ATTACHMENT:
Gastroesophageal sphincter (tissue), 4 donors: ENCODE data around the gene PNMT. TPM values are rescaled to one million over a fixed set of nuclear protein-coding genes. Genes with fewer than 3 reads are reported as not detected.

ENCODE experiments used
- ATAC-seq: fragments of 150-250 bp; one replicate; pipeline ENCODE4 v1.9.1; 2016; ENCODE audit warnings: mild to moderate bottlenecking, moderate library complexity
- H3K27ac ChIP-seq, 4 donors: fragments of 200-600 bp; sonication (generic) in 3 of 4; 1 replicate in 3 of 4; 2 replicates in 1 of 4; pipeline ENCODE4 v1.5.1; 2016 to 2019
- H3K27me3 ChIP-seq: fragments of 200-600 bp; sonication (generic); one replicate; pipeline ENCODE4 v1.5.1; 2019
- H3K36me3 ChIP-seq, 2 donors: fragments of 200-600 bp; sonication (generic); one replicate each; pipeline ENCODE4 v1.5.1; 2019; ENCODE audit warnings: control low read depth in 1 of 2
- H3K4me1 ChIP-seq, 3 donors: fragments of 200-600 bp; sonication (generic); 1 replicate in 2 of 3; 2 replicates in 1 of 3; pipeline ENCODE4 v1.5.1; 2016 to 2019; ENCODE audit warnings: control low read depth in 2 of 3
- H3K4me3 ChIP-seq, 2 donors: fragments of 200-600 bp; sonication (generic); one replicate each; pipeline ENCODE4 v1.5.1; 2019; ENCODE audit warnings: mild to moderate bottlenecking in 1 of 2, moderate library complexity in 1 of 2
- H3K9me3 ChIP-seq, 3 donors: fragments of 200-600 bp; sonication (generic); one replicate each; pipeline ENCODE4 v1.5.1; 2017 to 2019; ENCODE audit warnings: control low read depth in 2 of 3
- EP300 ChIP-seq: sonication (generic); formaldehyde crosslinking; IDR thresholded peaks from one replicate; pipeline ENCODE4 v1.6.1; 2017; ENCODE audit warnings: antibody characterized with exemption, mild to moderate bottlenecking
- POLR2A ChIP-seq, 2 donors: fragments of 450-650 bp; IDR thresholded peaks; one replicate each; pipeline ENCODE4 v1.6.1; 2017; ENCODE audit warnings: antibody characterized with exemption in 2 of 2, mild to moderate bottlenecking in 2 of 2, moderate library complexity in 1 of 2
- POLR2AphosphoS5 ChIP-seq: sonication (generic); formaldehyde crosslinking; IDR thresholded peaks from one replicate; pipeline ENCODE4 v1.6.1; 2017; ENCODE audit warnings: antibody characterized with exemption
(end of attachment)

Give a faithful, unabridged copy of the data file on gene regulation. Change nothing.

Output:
Gastroesophageal sphincter (tissue), 4 donors: ENCODE data around the gene PNMT. TPM values are rescaled to one million over a fixed set of nuclear protein-coding genes. Genes with fewer than 3 reads are reported as not detected.

ENCODE experiments used
- ATAC-seq: fragments of 150-250 bp; one replicate; pipeline ENCODE4 v1.9.1; 2016; ENCODE audit warnings: mild to moderate bottlenecking, moderate library complexity
- H3K27ac ChIP-seq, 4 donors: fragments of 200-600 bp; sonication (generic) in 3 of 4; 1 replicate in 3 of 4; 2 replicates in 1 of 4; pipeline ENCODE4 v1.5.1; 2016 to 2019
- H3K27me3 ChIP-seq: fragments of 200-600 bp; sonication (generic); one replicate; pipeline ENCODE4 v1.5.1; 2019
- H3K36me3 ChIP-seq, 2 donors: fragments of 200-600 bp; sonication (generic); one replicate each; pipeline ENCODE4 v1.5.1; 2019; ENCODE audit warnings: control low read depth in 1 of 2
- H3K4me1 ChIP-seq, 3 donors: fragments of 200-600 bp; sonication (generic); 1 replicate in 2 of 3; 2 replicates in 1 of 3; pipeline ENCODE4 v1.5.1; 2016 to 2019; ENCODE audit warnings: control low read depth in 2 of 3
- H3K4me3 ChIP-seq, 2 donors: fragments of 200-600 bp; sonication (generic); one replicate each; pipeline ENCODE4 v1.5.1; 2019; ENCODE audit warnings: mild to moderate bottlenecking in 1 of 2, moderate library complexity in 1 of 2
- H3K9me3 ChIP-seq, 3 donors: fragments of 200-600 bp; sonication (generic); one replicate each; pipeline ENCODE4 v1.5.1; 2017 to 2019; ENCODE audit warnings: control low read depth in 2 of 3
- EP300 ChIP-seq: sonication (generic); formaldehyde crosslinking; IDR thresholded peaks from one replicate; pipeline ENCODE4 v1.6.1; 2017; ENCODE audit warnings: antibody characterized with exemption, mild to moderate bottlenecking
- POLR2A ChIP-seq, 2 donors: fragments of 450-650 bp; IDR thresholded peaks; one replicate each; pipeline ENCODE4 v1.6.1; 2017; ENCODE audit warnings: antibody characterized with exemption in 2 of 2, mild to moderate bottlenecking in 2 of 2, moderate library complexity in 1 of 2
- POLR2AphosphoS5 ChIP-seq: sonication (generic); formaldehyde crosslinking; IDR thresholded peaks from one replicate; pipeline ENCODE4 v1.6.1; 2017; ENCODE audit warnings: antibody characterized with exemption